Server Fault is a question and answer site for system and network administrators. Join them; it only takes a minute:

Sign up
Here's how it works:
  1. Anybody can ask a question
  2. Anybody can answer
  3. The best answers are voted up and rise to the top

I'm just starting out with a hosting company called Joyent, who seem to be really neat. Their dedicated servers come with Solaris installed, and by default, allow support for SFTP only. This would be OK, except that clientside support for SFTP is terrible in Windows, so I've installed Vsftpd to use more traditional means.

With much digging, I figured out where it dropped the executable and got Vsftpd to work just fine in standalone mode, but it doesn't appear to have installed it as a system service, because 'svcadm' has no entry for it. (I'm very much used to a linux kernel, so Solaris is a black box for me right now.) The only documentation I could find on svcadm involves a complicated system involving XML files, which is a little much to take in.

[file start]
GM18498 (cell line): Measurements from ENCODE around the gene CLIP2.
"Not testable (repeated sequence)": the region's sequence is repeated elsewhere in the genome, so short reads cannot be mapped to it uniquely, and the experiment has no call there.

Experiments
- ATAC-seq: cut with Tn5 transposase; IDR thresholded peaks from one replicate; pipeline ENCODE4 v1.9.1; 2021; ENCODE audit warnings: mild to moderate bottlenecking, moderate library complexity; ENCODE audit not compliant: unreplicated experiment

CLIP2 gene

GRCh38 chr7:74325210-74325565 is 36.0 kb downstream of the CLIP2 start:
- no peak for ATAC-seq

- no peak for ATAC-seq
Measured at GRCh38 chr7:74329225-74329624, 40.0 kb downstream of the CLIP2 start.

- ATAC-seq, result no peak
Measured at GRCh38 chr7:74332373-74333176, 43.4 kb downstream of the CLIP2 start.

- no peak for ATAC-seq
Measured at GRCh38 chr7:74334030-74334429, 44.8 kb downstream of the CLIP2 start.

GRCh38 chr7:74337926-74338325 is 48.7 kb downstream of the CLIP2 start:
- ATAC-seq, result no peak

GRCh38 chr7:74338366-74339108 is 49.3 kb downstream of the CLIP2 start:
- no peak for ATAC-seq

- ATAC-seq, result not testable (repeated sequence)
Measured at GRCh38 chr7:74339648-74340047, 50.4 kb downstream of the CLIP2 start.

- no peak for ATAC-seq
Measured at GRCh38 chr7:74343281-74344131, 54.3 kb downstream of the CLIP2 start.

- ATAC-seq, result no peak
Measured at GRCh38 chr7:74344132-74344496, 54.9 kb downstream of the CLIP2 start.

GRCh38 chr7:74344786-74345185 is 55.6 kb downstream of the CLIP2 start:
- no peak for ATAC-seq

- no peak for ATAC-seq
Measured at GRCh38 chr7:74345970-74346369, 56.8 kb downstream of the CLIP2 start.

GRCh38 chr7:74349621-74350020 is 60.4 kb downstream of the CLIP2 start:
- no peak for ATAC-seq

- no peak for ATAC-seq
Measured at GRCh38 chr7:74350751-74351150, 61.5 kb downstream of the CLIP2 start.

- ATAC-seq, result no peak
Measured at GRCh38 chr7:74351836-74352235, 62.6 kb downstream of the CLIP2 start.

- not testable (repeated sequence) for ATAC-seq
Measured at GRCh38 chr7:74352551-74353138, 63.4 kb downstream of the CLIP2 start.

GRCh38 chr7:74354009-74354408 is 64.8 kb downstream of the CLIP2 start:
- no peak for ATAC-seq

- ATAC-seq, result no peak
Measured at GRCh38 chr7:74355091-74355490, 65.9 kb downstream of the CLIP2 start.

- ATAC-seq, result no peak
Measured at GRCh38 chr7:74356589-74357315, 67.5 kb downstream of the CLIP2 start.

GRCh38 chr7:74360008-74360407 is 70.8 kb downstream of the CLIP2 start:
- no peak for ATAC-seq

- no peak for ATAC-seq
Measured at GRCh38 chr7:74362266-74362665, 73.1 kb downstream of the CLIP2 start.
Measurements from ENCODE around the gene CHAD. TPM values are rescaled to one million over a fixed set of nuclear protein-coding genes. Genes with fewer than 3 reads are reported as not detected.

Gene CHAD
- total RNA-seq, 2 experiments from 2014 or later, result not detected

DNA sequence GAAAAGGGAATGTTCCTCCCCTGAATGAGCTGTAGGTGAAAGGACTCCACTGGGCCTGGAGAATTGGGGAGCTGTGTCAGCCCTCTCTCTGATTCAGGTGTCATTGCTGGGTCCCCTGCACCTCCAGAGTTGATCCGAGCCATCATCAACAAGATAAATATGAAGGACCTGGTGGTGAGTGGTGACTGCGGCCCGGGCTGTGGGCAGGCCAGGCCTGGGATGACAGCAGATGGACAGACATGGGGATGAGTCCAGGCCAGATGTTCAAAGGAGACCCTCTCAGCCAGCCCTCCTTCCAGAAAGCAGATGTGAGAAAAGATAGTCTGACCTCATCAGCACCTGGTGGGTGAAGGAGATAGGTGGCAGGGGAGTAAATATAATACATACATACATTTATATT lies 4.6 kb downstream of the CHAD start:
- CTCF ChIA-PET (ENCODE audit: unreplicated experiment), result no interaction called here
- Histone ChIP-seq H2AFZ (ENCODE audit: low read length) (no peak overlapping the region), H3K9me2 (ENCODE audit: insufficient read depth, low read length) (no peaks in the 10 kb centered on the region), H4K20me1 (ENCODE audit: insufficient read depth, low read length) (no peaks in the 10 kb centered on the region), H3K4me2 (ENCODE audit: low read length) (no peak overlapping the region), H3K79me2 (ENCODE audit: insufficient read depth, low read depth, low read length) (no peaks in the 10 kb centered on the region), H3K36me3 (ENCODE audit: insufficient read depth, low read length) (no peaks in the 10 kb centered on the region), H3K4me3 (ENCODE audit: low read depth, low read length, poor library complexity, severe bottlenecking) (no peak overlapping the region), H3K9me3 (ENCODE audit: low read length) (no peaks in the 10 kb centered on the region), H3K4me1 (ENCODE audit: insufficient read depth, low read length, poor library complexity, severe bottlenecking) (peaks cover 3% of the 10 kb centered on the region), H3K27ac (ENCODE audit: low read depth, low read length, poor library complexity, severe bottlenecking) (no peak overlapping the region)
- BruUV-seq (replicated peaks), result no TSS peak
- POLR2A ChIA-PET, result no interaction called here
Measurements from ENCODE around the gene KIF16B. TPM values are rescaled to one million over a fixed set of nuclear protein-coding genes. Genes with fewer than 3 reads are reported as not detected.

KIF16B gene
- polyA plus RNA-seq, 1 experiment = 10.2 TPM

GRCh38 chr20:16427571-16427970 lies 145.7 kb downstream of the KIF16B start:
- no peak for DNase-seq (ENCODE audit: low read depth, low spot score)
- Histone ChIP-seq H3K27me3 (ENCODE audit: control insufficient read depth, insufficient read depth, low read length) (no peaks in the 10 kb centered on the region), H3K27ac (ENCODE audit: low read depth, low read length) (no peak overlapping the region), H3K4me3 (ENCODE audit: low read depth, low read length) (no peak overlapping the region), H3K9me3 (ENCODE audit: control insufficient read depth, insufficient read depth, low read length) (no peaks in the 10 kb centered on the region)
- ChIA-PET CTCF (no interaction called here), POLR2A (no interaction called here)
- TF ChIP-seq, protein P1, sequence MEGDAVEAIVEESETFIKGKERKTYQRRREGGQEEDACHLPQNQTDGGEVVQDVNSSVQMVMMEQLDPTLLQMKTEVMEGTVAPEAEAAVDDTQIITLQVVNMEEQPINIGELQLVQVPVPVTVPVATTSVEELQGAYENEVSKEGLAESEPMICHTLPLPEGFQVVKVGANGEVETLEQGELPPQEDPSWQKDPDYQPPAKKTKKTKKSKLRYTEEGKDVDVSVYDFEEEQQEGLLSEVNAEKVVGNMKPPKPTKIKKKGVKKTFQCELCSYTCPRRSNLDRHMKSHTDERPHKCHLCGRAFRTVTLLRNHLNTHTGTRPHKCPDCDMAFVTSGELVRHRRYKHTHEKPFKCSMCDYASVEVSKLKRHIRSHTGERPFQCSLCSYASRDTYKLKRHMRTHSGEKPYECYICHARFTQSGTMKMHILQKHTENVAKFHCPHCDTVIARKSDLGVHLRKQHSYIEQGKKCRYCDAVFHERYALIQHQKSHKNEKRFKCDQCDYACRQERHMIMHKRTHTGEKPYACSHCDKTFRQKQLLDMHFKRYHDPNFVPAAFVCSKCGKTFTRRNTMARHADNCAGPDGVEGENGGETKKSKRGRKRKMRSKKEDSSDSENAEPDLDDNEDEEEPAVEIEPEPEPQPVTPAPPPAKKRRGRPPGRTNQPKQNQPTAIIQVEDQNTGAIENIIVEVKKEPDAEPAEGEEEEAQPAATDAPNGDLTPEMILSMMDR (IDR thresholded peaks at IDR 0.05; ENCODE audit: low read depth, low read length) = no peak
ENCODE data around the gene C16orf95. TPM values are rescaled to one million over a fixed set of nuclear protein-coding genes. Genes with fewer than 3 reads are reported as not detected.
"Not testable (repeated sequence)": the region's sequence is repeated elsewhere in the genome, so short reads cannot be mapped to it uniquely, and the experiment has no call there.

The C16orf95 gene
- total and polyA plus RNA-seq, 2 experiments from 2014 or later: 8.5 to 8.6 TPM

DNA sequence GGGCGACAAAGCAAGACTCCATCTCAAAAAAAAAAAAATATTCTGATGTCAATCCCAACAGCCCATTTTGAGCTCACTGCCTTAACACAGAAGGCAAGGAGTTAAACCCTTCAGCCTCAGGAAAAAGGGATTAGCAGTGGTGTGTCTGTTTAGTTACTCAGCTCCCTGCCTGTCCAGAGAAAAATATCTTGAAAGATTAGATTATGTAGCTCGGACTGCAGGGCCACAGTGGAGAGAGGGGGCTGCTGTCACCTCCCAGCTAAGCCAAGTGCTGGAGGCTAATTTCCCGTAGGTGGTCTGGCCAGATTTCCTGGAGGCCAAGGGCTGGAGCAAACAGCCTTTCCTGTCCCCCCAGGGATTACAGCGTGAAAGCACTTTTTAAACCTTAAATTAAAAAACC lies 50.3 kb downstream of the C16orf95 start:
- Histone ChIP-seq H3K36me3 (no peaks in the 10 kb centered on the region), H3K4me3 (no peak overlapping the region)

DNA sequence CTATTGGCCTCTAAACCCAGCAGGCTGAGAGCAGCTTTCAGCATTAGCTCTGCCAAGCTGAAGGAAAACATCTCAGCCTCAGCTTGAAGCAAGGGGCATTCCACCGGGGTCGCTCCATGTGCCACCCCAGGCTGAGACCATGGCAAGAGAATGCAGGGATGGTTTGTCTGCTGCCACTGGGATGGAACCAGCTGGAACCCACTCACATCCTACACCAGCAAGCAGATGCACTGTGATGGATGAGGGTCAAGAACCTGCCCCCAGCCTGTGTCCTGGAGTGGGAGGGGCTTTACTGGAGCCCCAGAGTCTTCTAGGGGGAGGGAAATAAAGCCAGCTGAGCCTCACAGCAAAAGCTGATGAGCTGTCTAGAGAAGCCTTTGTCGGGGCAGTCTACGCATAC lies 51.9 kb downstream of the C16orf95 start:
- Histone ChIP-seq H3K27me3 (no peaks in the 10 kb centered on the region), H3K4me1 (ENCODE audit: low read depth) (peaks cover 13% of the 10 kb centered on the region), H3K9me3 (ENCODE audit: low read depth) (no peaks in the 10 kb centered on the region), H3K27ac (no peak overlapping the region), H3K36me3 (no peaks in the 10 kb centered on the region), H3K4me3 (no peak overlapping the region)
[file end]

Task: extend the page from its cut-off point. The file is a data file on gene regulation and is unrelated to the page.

Is this the only way to install vsftpd as a service? Does anyone know of an easier way, or is there any logical, 'I haven't seen this before' style documentation on the service import functions? It's not really that much of an issue (the server rarely goes down, and starting vsftpd back up if it does is a quick SSH prompt away) but I'd like to do things properly and have the FTP server be managed using the system's tools.

Thanks. ^_^

share|improve this question

Here is the BigAdmin guide on creating a service:

share|improve this answer

Also have a look at filezilla which is a decent SCP/SFTP client:

share|improve this answer

Note that Solaris 10 and OpenSolaris still support the traditional System V rc start/stop scripts. So if you only want simple management (i.e. start service at boot), just create a /etc/rc3.d/S99vfstpd script launching that daemon and you are set.

share|improve this answer

Your Answer


By posting your answer, you agree to the privacy policy and terms of service.

Not the answer you're looking for? Browse other questions tagged or ask your own question.